How do you surprise someone that's expecting a surprise? I went into BioShock Infinite wondering if Irrational was content to simply fall back on formula, swapping out city beneath the sea for a city above the clouds, the Big Daddy for Songbird, and so on. Instead, Infinite cleverly preys on those expectations right out of the gate. It feeds you just enough familiar material and gameplay to make it all fit into what you think the word "BioShock" implies, but it strikes out in some really exciting directions, too. The combat is nicely varied and the story moves along at a pace that gives you plenty of things to piece together on your own as you get closer and closer to discover what's really going on in Columbia.
Columbia is a floating city ruled by a man named Comstock, more commonly known as "the Prophet," and its intended inhabitants worship America's founding fathers as if they were gods themselves. The game opens in 1912 with the player controlling a man named Booker DeWitt--a man with debts and regrets who agrees to hunt down a girl who happens to live in this mysterious city. One rough ride in the sky later and DeWitt is loose in Comstock's decaying utopia on the hunt for Elizabeth.
Though you're not certain why you're trying to find her, it quickly becomes clear that she's a central figure in many of the strange things happening around Columbia. These things take the form of tears in reality, small openings to... something, sometime, or somewhere else. Most of the more meaningful tears are utilized to further the game's linear story in some fairly mindbending ways. This is one of the ways that Infinite distinguished itself from its predecessor. Rather than waiting for one big moment to twist and pull the rug out from underneath you, this game starts showing you things that make you immediately start to question what you're seeing, how it is being shown to you, and what it all means. A mysterious male-female duo shows up along the way, seemingly to help you connect a few of the dots, but they also provide an effective bit of comic relief. They ended up being my favorite characters in a game filled with interesting, properly-motivated individuals and a world that draws you in until you're practically begging to know more about it.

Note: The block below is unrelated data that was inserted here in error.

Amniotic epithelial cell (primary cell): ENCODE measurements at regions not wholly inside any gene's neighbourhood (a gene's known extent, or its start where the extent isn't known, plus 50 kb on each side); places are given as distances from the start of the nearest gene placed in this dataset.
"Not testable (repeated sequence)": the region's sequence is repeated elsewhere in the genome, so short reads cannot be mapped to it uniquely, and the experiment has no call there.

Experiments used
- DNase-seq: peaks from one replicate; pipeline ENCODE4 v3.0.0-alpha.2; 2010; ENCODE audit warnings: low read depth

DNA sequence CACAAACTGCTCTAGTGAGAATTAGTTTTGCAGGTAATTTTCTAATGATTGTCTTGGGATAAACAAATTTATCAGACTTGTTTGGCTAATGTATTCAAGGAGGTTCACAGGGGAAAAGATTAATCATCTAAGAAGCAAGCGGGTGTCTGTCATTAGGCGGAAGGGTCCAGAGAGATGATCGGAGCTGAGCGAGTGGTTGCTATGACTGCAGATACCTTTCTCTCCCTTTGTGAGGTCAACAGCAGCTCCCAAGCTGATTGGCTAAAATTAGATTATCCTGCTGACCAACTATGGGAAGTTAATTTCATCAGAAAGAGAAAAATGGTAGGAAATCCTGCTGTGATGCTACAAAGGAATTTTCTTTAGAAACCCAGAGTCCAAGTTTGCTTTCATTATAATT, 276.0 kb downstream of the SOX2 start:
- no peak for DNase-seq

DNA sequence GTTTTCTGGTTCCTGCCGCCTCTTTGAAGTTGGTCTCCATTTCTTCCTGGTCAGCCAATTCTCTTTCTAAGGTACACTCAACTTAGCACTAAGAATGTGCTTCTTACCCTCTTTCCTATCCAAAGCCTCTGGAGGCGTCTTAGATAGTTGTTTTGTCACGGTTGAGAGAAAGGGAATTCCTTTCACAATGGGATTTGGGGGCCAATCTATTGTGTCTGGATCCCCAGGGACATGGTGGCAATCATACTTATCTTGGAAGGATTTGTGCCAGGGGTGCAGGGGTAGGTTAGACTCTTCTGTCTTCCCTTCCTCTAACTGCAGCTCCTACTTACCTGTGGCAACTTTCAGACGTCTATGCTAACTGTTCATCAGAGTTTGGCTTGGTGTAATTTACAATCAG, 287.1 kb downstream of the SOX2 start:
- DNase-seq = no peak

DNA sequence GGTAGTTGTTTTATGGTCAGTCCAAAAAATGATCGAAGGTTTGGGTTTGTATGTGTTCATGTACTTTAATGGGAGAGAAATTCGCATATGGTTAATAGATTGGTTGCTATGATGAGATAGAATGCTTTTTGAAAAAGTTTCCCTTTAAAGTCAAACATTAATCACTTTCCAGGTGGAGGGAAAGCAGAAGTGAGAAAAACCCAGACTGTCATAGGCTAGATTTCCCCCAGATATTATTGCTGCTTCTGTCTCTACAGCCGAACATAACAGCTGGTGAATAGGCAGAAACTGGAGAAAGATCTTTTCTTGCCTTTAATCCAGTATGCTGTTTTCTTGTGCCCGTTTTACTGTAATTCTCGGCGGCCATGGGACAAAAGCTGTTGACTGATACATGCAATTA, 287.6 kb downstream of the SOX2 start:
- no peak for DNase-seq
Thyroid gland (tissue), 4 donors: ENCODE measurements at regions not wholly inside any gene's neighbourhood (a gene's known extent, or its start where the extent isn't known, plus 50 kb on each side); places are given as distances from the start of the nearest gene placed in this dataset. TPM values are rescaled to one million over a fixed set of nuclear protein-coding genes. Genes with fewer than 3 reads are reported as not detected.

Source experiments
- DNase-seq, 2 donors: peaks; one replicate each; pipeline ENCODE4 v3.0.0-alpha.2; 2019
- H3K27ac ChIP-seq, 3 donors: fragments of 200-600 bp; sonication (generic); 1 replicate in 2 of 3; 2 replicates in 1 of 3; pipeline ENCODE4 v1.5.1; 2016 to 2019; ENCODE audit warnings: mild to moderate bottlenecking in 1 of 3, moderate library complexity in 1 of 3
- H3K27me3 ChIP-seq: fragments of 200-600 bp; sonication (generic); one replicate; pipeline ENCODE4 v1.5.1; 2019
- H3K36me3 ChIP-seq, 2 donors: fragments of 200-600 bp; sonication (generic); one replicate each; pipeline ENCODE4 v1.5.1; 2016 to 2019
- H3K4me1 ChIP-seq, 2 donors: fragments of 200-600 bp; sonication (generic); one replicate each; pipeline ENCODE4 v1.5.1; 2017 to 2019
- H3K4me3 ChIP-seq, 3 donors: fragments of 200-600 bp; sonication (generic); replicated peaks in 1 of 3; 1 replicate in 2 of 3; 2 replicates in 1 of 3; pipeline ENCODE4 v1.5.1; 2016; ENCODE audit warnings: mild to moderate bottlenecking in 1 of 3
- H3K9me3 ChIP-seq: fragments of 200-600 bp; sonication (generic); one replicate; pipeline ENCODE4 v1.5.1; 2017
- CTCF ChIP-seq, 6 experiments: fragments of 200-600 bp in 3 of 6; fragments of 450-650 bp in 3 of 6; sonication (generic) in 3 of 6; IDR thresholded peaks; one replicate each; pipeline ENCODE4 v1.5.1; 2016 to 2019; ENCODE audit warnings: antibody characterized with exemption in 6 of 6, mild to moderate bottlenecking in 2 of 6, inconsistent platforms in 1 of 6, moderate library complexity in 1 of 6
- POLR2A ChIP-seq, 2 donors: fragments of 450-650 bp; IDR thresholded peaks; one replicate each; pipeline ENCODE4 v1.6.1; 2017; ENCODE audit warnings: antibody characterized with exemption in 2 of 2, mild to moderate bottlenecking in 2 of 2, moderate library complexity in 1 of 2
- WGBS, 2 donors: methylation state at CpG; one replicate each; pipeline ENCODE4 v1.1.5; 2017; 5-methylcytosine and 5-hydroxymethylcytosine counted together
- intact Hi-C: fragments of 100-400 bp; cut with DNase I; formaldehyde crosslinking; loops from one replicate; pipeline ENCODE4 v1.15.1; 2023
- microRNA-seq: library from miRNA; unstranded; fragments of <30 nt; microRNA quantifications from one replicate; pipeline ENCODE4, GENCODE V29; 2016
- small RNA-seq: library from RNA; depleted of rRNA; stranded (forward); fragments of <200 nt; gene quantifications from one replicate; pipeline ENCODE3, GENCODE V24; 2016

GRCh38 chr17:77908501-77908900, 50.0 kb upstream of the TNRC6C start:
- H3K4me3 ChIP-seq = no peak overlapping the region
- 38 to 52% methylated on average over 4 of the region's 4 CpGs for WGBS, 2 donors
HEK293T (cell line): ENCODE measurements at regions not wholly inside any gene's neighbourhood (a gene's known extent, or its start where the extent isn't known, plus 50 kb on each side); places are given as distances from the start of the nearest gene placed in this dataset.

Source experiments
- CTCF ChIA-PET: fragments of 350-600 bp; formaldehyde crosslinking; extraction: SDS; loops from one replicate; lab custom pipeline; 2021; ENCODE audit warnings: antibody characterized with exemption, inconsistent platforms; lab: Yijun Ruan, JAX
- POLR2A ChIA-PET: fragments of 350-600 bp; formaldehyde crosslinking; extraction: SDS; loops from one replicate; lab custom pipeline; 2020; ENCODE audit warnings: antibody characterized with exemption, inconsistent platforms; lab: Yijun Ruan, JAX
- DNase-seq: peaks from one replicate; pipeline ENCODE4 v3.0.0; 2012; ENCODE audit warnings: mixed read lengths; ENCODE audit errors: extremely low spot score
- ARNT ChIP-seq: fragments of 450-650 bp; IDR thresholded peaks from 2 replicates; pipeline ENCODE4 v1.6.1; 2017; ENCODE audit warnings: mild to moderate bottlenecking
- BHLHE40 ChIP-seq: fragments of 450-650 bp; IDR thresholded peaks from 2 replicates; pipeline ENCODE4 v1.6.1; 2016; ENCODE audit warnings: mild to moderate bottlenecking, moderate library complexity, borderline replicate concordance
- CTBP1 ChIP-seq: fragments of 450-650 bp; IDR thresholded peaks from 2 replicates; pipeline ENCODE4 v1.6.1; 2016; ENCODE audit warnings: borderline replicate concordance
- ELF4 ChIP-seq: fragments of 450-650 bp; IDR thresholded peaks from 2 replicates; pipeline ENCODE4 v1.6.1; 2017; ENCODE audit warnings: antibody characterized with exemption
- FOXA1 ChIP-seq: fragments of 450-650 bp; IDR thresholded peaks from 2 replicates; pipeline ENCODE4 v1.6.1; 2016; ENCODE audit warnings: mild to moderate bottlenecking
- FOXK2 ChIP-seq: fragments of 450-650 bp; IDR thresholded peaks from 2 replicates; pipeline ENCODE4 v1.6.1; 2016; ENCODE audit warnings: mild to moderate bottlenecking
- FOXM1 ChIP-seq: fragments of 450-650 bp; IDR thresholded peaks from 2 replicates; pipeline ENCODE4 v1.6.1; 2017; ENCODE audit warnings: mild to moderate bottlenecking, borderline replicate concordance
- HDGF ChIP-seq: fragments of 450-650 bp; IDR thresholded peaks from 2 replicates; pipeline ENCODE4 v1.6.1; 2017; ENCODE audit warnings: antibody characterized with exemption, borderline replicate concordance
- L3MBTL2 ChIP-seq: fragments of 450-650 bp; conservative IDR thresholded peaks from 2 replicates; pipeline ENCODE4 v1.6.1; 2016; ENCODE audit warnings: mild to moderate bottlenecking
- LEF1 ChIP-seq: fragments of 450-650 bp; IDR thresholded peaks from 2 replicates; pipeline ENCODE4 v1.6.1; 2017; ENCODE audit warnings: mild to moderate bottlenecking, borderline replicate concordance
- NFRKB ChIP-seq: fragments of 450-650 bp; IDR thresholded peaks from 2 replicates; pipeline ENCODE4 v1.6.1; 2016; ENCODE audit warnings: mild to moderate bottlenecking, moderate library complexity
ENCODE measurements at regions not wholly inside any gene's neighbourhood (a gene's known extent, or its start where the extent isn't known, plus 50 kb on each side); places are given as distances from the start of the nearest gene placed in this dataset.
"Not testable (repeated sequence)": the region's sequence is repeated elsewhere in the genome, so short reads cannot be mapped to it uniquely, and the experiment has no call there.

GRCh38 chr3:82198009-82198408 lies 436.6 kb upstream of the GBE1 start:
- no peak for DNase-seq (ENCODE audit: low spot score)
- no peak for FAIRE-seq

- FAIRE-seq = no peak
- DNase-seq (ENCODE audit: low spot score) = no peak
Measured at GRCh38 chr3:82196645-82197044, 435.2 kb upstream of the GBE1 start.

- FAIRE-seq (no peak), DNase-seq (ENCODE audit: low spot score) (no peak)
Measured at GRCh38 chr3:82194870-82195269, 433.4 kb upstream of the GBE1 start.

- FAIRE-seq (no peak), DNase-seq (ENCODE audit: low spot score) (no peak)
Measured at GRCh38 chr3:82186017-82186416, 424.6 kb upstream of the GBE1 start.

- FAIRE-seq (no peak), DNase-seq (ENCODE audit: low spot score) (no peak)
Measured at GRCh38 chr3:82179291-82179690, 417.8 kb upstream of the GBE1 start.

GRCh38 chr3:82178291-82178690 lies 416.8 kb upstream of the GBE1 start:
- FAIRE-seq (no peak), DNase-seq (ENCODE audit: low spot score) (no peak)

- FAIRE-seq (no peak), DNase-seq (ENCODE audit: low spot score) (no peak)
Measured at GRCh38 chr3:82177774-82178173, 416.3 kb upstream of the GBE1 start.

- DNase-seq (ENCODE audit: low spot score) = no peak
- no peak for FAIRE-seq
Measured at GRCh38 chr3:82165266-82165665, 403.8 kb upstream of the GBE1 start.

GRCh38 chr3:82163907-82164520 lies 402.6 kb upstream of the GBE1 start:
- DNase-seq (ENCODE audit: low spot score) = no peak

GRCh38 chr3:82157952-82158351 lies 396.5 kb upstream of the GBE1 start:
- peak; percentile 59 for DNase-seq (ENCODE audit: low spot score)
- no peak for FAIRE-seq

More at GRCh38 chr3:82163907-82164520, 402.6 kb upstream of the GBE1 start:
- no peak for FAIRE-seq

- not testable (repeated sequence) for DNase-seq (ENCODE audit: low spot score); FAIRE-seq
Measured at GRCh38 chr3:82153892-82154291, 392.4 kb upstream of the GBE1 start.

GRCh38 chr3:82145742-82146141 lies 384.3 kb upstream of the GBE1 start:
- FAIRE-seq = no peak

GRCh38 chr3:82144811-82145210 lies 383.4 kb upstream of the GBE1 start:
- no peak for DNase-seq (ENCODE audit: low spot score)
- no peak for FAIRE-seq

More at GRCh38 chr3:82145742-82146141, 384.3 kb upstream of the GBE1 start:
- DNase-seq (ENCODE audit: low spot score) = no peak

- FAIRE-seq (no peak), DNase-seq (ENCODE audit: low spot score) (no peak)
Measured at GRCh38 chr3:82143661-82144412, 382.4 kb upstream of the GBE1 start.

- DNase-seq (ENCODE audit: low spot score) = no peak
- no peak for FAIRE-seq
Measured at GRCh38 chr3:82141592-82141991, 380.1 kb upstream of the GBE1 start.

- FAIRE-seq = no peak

Alongside your extraction mission, Columbia is falling into utter chaos and is on the brink of a full-on race and/or class war. Some factions of the city preach in favor of maintaining racial purity, and one of the game's most powerful sequences is an early scene depicting a mixed-race relationship--something the powers in control of the city most definitely frown upon. But this doesn't boil down to the typical good guys/bad guys scenario. Due to the nature of the world and the way it changes over time, you'll also see that Vox Populi's rebel forces are capable of just as much cruelty as the forces they seek to overthrow. The changing relationships between factions and the way the main characters fit into that puzzle make Infinite far more complex than the average video game story, and it's exciting to see heavier themes like these on display.
I really could go on and on about how absorbing the world, story, and characters of BioShock Infinite are, but at some point it'd start to get into subjects and concepts that are best left until you're experiencing them for yourself. It was an impactful 12 hours that answered nearly all of the questions I had about the universe, but left one or two glaring ones that I wish I knew more about. And it wraps up with a striking sequence that adds a lot of context to everything leading up to it without simply repeating the same sort of tricks found in BioShock.